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Cam Heyward, T.J. Watt Climb Up Hall Of Fame Boards

Cam Heyward and T.J. Watt aren’t done with their NFL careers yet. But each are steadily climbing up Pro Football Reference’s Hall of Fame Monitor, a statistical measure of a player’s career and how likely they are to make it into Canton, Ohio.

It’s a tool I like to look at before and after each season to see where players start and finish. For Heyward and Watt, neither’s quite in golden territory for a golden jacket. But they’re getting closer.

Heyward ranks 24th on the list of all-time defensive tackles with a 59.5 Hall of Fame score, just narrowly behind Vince Wilfork. His score already surpasses one Hall of Famer, the great Curley Culp, though he played in a far different era of football compared to today. Next up on the HOF score list is Bryant Young at 64.3. Young was inducted into the Hall just last year after a great career spent entirely with the San Francisco 49ers.

The Hall of Fame monitor takes into consideration stats and accolades like Pro Bowl and All-Pro selections. For Heyward, he’s up to 78.5 career sacks and is a five-time Pro Bowler and three-time All-Pro. Despite a strong surge at the end of 2022, finishing with 10.5 sacks, Heyward didn’t make the Pro Bowl or All-Pro team, numbers that hurt his Hall of Fame chances. While Pro Bowl voting may seem silly and arbitrary, they play an important part of a player’s resume, especially for linemen. Those are the elements voters eventually judge and missing out this year is damaging to Heyward this late into his career.

According to PFR, an “average” Hall of Fame score is 110, a number Heyward won’t come close to. The highest score is Bob Lilly’s 159.35 while Aaron Donald sits in second place at 146.25. Hitting at least 100 would be key for Heyward; all but three defensive tackles in the Hall are in triple digits and most the exceptions (Alex Karras, Buck Buchanan, and Culp) played long ago. Similar to Young, Heyward may need a “down” class to get in.

All of that is to say while Heyward has a Hall of Fame path, and he believes he’s on track, it’ll still be an uphill climb to get into Canton. He’ll need to have at least another 2-3 productive seasons and make at least one more Pro Bowl and All-Pro team to have a semi-realistic shot. Finishing his career with at least 100 sacks would also be an important feather in his cap.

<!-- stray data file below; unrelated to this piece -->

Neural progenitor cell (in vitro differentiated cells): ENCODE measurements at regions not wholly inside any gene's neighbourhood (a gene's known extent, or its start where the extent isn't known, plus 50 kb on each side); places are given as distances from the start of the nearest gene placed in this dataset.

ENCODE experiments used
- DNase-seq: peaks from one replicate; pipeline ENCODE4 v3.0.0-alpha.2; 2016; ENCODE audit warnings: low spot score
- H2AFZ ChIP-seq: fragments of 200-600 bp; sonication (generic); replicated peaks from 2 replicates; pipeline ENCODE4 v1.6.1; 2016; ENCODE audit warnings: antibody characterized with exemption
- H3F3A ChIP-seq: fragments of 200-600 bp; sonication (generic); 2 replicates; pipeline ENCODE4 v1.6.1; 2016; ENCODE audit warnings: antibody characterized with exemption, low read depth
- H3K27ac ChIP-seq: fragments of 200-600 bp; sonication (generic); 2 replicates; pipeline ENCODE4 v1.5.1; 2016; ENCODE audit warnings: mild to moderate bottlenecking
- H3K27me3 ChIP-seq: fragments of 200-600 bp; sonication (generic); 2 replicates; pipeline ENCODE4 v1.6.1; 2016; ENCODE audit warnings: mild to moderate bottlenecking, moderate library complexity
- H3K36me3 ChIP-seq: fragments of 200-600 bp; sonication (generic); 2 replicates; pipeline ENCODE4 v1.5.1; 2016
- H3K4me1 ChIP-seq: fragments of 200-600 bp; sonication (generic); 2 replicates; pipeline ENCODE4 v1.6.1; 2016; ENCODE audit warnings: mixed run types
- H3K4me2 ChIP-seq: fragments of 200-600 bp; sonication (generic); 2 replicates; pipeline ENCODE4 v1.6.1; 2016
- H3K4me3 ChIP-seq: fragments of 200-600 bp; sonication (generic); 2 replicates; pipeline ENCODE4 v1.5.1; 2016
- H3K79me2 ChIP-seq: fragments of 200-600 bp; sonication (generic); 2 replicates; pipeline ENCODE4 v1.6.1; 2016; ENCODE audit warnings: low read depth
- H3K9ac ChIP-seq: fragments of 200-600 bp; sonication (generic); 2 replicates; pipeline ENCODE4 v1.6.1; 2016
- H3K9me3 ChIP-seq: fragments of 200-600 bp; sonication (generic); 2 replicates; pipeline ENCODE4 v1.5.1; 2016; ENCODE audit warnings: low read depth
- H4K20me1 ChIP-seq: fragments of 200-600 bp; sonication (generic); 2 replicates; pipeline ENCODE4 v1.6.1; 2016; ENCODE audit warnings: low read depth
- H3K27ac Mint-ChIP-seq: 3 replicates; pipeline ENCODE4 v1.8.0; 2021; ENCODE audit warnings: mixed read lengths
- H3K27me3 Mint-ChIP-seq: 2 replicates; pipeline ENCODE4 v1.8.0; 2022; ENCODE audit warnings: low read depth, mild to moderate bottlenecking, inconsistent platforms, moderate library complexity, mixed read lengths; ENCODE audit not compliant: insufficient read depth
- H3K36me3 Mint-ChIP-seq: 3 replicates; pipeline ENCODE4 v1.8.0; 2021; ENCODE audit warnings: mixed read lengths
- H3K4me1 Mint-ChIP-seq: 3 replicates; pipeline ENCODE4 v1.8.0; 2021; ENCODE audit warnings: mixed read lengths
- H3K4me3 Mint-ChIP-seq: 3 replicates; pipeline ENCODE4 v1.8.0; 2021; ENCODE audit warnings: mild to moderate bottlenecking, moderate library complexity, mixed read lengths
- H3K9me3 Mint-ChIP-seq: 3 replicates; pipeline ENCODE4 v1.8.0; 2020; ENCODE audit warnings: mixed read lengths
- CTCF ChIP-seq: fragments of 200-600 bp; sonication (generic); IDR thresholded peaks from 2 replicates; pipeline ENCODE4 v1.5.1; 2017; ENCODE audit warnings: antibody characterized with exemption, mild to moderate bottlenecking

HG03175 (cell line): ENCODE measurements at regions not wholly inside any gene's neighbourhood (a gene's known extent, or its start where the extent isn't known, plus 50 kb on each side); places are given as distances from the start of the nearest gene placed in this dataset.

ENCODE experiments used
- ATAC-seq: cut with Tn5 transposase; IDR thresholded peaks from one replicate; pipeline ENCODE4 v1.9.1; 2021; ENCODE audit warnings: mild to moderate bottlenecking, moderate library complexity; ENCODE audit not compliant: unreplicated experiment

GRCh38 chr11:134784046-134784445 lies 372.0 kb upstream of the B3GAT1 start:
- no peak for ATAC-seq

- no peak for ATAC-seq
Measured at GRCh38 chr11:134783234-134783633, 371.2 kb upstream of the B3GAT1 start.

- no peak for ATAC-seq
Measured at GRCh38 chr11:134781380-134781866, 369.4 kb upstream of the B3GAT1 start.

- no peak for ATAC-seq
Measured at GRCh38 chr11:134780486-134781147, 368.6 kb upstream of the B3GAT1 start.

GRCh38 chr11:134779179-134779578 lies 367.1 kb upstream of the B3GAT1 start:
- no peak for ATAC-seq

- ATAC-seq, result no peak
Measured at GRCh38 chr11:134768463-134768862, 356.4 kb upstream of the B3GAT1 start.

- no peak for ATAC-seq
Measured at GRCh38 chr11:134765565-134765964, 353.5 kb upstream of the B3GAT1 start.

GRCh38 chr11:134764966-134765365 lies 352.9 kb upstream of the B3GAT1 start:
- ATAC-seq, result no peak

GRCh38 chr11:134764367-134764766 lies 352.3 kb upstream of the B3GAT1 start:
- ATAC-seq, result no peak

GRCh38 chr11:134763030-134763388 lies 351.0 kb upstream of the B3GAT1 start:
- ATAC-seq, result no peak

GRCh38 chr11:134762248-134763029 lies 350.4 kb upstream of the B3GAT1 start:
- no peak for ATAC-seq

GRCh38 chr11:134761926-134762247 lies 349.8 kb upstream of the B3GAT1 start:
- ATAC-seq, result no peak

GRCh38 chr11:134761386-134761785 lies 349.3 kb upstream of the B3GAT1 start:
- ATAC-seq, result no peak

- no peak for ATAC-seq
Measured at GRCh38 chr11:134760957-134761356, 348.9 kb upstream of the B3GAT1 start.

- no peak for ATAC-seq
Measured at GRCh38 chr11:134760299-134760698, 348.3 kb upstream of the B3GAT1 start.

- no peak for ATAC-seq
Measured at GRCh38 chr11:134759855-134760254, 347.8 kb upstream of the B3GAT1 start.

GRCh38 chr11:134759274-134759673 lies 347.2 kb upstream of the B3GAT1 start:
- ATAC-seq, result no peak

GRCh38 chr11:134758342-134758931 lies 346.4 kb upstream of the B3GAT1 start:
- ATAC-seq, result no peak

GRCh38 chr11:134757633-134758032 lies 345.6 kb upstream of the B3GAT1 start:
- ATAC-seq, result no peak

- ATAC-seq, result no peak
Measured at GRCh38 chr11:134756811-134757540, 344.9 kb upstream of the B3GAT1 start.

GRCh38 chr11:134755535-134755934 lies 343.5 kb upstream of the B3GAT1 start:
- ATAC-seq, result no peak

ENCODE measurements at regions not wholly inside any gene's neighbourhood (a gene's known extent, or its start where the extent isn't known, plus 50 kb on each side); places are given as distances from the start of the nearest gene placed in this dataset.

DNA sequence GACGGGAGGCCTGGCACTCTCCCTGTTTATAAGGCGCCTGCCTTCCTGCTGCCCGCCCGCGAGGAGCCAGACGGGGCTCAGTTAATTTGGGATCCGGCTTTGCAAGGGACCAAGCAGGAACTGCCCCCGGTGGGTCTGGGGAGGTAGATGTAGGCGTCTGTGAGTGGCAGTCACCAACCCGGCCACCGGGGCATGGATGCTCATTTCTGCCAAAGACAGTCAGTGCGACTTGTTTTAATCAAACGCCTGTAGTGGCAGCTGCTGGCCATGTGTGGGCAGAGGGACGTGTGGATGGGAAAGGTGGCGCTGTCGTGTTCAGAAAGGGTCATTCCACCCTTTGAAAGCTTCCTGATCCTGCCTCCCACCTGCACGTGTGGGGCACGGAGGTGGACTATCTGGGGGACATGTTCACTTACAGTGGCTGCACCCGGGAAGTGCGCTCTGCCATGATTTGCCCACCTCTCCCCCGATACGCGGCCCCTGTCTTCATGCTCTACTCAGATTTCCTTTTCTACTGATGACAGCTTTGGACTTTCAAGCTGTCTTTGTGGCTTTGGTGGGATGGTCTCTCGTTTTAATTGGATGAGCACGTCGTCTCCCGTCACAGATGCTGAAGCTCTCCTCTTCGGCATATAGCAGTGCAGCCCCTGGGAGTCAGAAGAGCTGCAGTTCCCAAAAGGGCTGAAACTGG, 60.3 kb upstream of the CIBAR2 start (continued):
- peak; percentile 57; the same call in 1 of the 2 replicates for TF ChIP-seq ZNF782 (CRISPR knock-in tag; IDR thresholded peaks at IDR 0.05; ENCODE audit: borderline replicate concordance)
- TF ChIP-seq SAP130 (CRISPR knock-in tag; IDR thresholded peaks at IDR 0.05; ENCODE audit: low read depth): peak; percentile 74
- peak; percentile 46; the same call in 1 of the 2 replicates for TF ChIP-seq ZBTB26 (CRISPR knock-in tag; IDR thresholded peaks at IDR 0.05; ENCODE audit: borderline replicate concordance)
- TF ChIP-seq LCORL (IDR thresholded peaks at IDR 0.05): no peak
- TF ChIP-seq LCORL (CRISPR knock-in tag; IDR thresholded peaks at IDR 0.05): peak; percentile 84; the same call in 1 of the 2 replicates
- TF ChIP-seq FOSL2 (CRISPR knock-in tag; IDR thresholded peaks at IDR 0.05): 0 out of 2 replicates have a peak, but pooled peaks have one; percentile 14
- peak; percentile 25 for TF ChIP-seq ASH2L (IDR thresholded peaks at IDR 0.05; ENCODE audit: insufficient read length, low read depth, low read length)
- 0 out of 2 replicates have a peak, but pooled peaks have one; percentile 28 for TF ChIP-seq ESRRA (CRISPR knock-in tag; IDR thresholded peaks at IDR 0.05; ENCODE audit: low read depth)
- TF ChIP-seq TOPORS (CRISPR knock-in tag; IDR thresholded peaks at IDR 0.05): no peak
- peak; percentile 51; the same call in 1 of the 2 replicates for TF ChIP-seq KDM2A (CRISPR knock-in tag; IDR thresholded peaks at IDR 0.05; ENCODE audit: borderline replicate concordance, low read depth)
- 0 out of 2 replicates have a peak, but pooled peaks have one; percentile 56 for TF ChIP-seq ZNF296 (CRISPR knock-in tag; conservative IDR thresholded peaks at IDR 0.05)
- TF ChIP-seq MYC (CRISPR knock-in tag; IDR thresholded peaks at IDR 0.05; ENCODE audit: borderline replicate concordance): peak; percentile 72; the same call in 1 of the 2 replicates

T.J. Watt has far more time. Lumped in among the OLBs on PFR, he has a current Hall of Fame score of 57.93, now sitting one spot ahead of Greg Lloyd and two ahead of Andy Russell. His score ranks 29th of all-time and falls ahead of one Hall of Famer, Dave Wilcox. The average Hall of Fame score for the position is 106 and that’s partially skewed by Lawrence Taylor’s ridiculous 222.55 career mark. Only six career OLBs have ever hit triple-digits, though it’s worth noting Von Miller is closing in one that mark. A score in the 90s would likely be enough for Watt to receive serious consideration and he’s on a path to do that and then some. Even coming off a down 2022 season marred by a pec injury, his Pro Bowl berth (earned or not) helps his cause and gives him five for his career.

Destined is too strong of a word but Watt is on a clear and obvious path to Canton, Ohio. Another three strong years in the NFL could be enough to cement his status.

Of other current Steelers, no one else is close. Minkah Fitzpatrick is off to a solid start but still has a long ways to go with his score. Of retired players, QB Ben Roethlisberger, OLB James Harrison, and C Maurkice Pouncey are in the best position to make it. Roethlisberger and Pouncey won’t be eligible for a few more years while Harrison failed to make this year’s finalist ballot, an ominous start to his Hall of Fame path.

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